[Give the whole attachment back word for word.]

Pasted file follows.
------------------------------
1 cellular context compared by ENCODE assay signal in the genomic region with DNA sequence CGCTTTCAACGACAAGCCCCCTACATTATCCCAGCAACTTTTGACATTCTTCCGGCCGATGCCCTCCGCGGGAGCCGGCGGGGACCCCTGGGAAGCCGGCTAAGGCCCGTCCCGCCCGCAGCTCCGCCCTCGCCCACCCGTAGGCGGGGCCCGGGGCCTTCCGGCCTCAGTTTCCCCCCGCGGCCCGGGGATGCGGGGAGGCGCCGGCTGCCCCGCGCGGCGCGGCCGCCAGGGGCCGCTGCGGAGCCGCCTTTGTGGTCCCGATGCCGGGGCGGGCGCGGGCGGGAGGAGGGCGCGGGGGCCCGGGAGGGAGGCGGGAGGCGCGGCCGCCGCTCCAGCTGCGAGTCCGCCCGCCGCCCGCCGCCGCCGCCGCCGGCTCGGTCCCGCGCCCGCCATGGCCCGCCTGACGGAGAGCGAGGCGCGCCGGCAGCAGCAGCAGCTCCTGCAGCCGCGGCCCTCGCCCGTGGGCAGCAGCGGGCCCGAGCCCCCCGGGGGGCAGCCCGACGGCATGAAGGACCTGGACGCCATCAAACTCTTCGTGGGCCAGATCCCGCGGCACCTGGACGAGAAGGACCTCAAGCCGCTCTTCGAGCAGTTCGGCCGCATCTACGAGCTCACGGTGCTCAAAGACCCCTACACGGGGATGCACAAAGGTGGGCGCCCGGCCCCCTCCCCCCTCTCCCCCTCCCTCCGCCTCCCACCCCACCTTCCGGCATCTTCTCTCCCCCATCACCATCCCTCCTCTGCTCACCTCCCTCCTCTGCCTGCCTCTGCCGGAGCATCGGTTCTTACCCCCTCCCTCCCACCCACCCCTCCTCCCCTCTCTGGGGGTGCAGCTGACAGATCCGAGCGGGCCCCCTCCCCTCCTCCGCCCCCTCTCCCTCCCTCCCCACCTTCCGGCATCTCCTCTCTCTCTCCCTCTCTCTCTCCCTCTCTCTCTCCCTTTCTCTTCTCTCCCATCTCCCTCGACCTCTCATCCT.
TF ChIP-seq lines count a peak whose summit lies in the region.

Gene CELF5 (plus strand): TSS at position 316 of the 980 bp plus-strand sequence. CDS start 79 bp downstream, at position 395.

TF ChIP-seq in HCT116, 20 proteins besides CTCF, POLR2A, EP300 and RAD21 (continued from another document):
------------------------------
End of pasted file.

1 cellular context compared by ENCODE assay signal in the genomic region with DNA sequence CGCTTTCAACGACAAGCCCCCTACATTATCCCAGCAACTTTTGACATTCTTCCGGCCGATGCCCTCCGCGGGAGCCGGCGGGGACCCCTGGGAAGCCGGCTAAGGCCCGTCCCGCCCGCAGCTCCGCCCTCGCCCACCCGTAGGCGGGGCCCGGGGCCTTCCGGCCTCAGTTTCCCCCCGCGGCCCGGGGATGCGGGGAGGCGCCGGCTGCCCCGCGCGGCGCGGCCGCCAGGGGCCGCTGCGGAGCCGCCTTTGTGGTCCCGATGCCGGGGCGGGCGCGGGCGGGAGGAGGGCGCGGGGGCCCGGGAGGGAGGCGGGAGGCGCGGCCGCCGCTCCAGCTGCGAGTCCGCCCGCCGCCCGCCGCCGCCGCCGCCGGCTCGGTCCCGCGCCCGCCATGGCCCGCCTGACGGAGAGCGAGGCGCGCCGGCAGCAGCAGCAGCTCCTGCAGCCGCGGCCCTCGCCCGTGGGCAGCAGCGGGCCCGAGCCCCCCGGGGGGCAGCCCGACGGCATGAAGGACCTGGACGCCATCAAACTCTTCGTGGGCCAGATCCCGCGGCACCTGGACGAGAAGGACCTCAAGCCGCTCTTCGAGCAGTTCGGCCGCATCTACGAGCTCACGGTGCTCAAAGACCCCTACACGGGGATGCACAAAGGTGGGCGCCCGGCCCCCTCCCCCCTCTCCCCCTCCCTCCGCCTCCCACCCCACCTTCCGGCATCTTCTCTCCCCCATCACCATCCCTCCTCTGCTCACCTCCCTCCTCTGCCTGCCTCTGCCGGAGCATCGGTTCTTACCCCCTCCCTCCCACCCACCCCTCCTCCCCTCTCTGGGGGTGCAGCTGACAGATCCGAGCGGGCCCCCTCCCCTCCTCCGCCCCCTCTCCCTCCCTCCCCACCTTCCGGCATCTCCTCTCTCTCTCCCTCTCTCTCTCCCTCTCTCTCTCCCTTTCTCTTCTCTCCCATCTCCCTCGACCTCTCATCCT.
TF ChIP-seq lines count a peak whose summit lies in the region.

Gene CELF5 (plus strand): TSS at position 316 of the 980 bp plus-strand sequence. CDS start 79 bp downstream, at position 395.

TF ChIP-seq in HCT116, 20 proteins besides CTCF, POLR2A, EP300 and RAD21 (continued from another document):